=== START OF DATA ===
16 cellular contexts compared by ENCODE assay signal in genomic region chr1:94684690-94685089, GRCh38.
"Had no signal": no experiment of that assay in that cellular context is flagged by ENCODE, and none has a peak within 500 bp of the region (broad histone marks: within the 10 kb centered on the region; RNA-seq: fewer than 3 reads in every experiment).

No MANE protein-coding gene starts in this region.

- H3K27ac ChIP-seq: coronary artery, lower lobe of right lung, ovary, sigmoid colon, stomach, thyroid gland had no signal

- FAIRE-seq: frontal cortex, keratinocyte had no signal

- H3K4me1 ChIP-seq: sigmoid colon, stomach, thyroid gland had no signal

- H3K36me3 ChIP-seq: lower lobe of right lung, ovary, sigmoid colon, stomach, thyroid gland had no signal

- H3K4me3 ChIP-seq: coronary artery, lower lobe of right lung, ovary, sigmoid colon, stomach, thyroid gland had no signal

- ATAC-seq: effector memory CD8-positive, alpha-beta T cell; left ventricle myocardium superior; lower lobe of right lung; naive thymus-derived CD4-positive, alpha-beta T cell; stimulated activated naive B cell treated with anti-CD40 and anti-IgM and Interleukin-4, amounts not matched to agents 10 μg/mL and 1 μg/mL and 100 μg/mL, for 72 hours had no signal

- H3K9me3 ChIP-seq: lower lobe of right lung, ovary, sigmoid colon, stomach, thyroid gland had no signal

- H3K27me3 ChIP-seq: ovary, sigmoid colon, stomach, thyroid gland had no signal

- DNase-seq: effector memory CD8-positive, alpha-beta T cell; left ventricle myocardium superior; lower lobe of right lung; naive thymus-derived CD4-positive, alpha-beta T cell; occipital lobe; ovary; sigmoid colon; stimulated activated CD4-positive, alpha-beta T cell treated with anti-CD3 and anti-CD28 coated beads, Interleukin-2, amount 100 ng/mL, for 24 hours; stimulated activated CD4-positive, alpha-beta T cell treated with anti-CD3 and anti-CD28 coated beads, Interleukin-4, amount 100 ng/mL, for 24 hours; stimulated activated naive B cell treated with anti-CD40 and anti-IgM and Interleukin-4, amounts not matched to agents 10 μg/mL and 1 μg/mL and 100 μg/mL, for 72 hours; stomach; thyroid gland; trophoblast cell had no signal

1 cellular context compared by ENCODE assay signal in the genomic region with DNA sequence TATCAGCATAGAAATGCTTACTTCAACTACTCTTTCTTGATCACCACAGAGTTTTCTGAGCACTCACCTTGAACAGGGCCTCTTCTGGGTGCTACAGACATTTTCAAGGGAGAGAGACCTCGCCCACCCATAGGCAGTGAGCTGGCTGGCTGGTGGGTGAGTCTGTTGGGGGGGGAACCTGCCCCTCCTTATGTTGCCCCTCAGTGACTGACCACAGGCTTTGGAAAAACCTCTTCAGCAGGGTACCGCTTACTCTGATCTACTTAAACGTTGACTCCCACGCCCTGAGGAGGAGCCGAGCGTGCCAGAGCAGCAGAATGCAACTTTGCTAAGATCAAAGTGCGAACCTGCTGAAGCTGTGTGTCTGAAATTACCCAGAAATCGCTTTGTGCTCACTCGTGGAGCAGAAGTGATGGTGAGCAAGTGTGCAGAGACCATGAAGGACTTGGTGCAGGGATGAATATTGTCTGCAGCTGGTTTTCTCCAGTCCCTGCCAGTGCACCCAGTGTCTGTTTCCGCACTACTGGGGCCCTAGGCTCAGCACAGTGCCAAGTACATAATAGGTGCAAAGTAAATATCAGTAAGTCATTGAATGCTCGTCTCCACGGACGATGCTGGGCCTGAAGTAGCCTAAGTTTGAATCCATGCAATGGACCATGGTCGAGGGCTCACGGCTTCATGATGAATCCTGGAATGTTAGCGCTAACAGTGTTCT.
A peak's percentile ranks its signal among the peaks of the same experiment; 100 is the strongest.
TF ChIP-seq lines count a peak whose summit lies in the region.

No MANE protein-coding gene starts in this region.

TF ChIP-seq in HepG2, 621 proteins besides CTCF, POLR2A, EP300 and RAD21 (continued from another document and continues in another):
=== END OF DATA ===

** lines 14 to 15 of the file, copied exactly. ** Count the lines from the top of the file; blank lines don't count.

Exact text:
A peak's percentile ranks its signal among the peaks of the same experiment; 100 is the strongest.
TF ChIP-seq lines count a peak whose summit lies in the region.